A chief prominence attaches to Abel, even in the New Testament record, from the fact that his blood was voiceful after its spilling by his brother Cain. Where he appears, at the head of the martyr roll of the heroes of faith, in the eleventh chapter of Hebrews, this it is which is named as a crowning consequence of his spirit of faith.

"By faith

1 See citations from Porphyry and Origen, and references to many other writers in Harrison's Cudworth's Intellectual System of the Universe, with Mosheim's Notes, III., 350-352.

2 In Commentary on Isaiah, cited in Harrison's Cudworth, as above.

[blocks in formation]


Abel offered unto God a more excellent sacrifice than Cain, through which he had witness borne to him that he was righteous, God bearing witness in respect of [or over] his gifts; and through it [through this faith which gave him acceptance with God] he being dead yet speaketh" —even after he is dead his voice is heard as before his death. It is not Abel's memory but Abel's self-his soul, his life, his bloodwhich is here represented as speaking; and a reference to the Old Testament record shows how it was that Abel being dead yet spoke. So again, the contrast between the blood of Jesus and the blood of Abel 2 in the potency of their voices 3 gives emphasis to the fact that it was the speaking of Abel's spilled blood that marks Abel's place in the sacred record.

That this voicefulness of the outpoured blood of the proto-martyr Abel was, in the days of the New Testament writing, understood in a peculiar literalness on the part of the Jews, is evidenced not only in this reference to it in the Epistle to the Hebrews, but in a Talmudic reference to the traditional voicefulness of a later martyr's blood, and in a coupled reference by our Lord to the two martyrdoms-in the light of their traditional outspeaking. Both the Jerusalem Talmud and the Babylonian tell of the irrepressible voice of Zechariah the son of Jehoiada, who was slain by King Joash 4 in the court of the priests of

[blocks in formation]
[ocr errors]


3 It is said that the blood of Jesus speaks better-not "better things" as our old version had it-than the blood of Abel. The Greek word here rendered "better is kreittona (KpEίTTova) "more mightily," more surpassingly,' ""more excellently" (comp. Heb. 1: 4; 7: 7), "not more satisfactorily," nor yet more lovingly." The voice of Abel (for the voice of Abel's blood is Abel's voice) was heard and heeded in its day. The voice of Jesus (for the voice of the blood of Jesus is the voice of Jesus (comp. Heb. 10: 29) is a voice more worthy than Abel's of being heard. Therefore-" see that ye refuse not him that speaketh" (see Heb. 12: 25). Not the memory but the very self of the martyr, in every instance, gives the voice which is to be heard and heeded as a witness to the truth.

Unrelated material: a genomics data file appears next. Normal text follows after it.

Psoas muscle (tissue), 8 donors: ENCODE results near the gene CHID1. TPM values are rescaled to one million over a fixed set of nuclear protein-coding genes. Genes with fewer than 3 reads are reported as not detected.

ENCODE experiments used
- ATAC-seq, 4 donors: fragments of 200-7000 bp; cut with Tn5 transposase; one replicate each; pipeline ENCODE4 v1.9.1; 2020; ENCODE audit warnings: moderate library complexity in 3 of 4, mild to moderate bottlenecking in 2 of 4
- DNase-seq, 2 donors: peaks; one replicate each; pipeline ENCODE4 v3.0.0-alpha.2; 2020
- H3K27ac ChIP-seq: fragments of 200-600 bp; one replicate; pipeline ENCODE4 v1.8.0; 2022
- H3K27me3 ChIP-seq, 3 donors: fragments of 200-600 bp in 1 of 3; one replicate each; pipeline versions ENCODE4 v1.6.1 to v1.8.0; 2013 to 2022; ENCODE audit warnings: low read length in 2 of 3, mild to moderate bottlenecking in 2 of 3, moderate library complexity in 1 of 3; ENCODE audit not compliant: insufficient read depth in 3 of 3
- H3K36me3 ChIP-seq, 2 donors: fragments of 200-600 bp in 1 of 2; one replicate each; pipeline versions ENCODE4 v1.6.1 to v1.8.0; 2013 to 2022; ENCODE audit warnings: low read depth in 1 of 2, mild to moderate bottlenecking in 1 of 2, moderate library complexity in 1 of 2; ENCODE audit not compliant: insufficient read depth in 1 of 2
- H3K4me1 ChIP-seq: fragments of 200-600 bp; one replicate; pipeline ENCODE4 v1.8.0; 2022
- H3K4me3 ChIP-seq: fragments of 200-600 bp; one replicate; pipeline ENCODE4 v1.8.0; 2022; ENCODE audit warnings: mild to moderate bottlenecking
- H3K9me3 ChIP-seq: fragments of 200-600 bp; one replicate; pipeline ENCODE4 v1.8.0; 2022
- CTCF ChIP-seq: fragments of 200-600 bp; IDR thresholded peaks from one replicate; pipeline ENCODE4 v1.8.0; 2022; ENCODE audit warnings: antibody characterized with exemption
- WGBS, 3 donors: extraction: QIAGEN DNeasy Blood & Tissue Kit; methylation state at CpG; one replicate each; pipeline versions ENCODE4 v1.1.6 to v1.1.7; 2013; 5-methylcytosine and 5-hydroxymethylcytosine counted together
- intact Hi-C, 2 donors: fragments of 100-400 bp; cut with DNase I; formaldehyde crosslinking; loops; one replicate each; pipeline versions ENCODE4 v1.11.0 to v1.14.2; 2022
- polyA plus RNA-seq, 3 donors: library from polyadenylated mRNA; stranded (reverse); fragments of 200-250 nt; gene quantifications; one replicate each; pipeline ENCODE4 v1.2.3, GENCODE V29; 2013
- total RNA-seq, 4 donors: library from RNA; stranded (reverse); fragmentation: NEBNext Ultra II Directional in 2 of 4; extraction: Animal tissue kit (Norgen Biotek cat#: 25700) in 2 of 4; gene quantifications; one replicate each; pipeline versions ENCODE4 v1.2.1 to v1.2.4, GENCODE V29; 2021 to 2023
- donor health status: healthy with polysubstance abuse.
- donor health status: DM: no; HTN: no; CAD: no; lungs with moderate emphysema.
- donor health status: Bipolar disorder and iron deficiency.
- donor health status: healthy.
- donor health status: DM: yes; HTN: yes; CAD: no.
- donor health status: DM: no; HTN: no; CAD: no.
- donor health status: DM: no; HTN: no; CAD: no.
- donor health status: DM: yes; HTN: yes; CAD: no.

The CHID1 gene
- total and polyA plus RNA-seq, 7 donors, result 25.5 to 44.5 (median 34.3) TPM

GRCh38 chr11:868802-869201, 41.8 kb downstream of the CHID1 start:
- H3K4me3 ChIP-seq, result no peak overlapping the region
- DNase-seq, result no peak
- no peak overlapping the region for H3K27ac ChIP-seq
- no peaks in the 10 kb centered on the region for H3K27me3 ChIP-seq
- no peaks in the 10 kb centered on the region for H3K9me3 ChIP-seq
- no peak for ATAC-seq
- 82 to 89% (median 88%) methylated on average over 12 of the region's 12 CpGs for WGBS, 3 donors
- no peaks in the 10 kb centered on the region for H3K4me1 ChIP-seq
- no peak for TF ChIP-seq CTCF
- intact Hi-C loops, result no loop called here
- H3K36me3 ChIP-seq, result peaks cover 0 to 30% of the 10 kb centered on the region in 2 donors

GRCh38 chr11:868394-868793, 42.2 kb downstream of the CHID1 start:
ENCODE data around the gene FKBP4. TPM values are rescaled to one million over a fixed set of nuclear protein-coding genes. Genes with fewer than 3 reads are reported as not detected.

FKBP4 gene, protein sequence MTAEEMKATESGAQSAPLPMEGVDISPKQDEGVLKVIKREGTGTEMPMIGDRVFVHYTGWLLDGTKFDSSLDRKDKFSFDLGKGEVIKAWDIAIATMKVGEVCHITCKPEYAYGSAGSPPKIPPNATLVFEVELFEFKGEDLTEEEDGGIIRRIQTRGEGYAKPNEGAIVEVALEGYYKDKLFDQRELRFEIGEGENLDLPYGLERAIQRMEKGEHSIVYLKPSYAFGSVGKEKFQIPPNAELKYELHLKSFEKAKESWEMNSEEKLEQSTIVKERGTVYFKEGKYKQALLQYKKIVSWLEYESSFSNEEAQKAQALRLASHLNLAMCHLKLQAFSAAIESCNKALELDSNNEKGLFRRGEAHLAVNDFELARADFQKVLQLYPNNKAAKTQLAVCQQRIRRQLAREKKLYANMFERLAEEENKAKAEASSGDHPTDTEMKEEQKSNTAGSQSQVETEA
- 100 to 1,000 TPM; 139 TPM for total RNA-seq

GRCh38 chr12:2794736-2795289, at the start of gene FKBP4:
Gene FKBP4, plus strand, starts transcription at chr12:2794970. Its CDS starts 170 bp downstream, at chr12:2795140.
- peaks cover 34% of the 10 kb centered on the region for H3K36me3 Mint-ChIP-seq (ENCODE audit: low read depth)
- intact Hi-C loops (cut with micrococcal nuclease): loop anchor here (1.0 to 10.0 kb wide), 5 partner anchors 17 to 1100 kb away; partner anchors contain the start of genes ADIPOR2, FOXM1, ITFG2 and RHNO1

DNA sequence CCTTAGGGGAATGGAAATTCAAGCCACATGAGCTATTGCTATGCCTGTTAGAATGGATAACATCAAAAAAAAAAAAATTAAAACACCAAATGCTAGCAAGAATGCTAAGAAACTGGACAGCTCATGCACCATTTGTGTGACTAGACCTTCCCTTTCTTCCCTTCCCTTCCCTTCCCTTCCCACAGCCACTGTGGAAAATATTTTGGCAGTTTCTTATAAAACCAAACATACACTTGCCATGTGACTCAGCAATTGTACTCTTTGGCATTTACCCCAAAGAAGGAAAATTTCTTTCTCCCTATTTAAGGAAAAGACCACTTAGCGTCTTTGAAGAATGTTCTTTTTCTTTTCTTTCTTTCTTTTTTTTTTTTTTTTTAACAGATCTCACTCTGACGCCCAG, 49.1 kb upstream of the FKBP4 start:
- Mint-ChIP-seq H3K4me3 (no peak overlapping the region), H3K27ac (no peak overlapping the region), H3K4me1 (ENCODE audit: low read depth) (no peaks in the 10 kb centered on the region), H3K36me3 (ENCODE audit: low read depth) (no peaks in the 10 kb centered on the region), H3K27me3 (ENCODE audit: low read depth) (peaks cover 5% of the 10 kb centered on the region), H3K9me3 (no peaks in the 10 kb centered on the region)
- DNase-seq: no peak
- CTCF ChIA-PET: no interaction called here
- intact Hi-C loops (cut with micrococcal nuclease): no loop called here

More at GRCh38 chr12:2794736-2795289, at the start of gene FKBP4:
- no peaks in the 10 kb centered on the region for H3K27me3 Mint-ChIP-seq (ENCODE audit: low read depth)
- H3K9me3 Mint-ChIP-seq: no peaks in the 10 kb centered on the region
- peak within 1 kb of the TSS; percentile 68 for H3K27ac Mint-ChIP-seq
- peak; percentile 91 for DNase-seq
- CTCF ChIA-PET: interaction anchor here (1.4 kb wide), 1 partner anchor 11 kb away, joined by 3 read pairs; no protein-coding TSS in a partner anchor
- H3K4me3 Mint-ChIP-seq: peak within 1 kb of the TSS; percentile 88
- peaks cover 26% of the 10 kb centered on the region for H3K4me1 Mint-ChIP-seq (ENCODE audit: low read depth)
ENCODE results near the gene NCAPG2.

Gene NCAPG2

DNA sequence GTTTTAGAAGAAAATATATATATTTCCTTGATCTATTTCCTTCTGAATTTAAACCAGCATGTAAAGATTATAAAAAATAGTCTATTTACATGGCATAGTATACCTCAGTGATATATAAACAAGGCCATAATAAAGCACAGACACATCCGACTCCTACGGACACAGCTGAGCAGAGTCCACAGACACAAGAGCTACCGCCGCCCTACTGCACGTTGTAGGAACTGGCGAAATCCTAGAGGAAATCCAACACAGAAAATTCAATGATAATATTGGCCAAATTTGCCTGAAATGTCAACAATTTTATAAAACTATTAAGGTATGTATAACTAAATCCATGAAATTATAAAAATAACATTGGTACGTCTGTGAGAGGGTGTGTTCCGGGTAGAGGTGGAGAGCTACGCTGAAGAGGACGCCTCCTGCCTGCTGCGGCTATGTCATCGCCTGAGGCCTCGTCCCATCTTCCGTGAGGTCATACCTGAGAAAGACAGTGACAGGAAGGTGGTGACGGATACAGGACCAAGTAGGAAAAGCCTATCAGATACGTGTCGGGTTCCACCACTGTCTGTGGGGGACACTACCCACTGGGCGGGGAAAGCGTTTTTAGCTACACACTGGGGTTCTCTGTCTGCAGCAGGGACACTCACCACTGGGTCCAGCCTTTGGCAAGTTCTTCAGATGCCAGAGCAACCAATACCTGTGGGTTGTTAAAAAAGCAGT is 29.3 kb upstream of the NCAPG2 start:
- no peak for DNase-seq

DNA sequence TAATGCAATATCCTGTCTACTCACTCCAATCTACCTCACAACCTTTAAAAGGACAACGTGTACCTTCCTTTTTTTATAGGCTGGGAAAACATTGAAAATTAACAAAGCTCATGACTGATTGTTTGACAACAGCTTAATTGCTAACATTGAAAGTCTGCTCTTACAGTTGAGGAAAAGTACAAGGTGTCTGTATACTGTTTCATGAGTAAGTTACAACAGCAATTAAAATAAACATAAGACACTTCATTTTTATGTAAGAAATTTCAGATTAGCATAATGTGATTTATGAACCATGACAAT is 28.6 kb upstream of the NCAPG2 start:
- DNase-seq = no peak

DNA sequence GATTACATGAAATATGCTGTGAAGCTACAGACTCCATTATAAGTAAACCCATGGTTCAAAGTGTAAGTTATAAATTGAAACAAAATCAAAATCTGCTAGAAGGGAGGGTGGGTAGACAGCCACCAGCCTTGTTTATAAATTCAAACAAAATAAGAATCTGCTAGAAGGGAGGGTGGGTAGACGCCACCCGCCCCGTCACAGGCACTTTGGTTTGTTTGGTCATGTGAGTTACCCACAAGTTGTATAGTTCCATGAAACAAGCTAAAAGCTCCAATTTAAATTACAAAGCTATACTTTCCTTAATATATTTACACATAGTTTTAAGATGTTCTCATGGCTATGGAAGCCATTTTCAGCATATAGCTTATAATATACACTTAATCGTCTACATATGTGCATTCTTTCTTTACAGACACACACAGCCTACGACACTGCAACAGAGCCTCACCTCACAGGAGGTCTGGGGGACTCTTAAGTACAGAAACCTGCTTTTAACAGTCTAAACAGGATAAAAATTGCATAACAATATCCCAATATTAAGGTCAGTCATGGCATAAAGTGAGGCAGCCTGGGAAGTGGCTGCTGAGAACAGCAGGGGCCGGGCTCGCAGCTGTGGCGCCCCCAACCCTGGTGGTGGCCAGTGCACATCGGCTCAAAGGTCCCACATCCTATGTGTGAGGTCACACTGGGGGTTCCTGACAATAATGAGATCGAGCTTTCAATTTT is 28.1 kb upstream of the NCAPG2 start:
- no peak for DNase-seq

4 2 Chron. 24: 17-25.


[ocr errors]

361 the first temple. His blood which was left there would not be quiet. "When therefore Nebuzar-adan [the captain of the Babylonian guard put in charge of Jerusalem by Nebuchadrezzar 1] went up thither, he saw the blood [still] bubbling; so he said to them, 'What meaneth this?' 'It is the blood,' say they, 'of calves, lambs and rams, which we have offered on the altar.' 'Bring then,' said he, 'calves, lambs and rams, that I may try whether this be their blood.' They brought them and slew them, and that blood still bubbled, but their blood did not bubble. [The one had a voice, the other had not.] Discover the matter to me,' said he, 'or I will tear your flesh with iron rakes.' Then they said to him, 'This was a priest, a prophet, and a judge, who foretold to Israel all these evils which we have suffered from you, and we rose up against him, and slew him.' 'But I,' saith he, 'will appease him.' [His voice shall not be unheeded.] He brought the rabbins and slew them upon that blood, and yet it was not pacified: he brought the children out of the school, and slew them upon it, and yet it was not quiet; he brought the young priests, and slew them upon it, and yet it was not quiet. So that he slew upon in it [in all] ninety-four thousand, 2 and yet it was not quiet. He drew near to it himself, and said, ‘O Zacharias, Zacharias! thou hast destroyed the best of thy people' [that is, they have been killed for your sake]; 'would you have me destroy all?' Then it was quiet, and did not bubble any more." 3

The question is not as to the truthfulness of this narration, but as to its existence as a Jewish tradition in the days of our Lord. Putting it, therefore, alongside of the Bible record of Abel's voiceful blood, as explained in the Epistle to the Hebrews, and what fresh force it gives to the declaration of Jesus concerning the reproachful outcry of the blood of all the martyrs, against those who in his day represented the spirit

1 Anachronisms of this sort are not uncommon in the Talmud.

2 These figures are quite in accordance with the exaggerations of the Talmud.

3 Citations from Jerusalem Talmud, Taaneeth, fol. 69: 1, 2; and Babylonian Talmud, Sanhedreen, fol. 96: 2 ; in Lightfoot's Hora Hebraica, II., 303–308.

« PrécédentContinuer »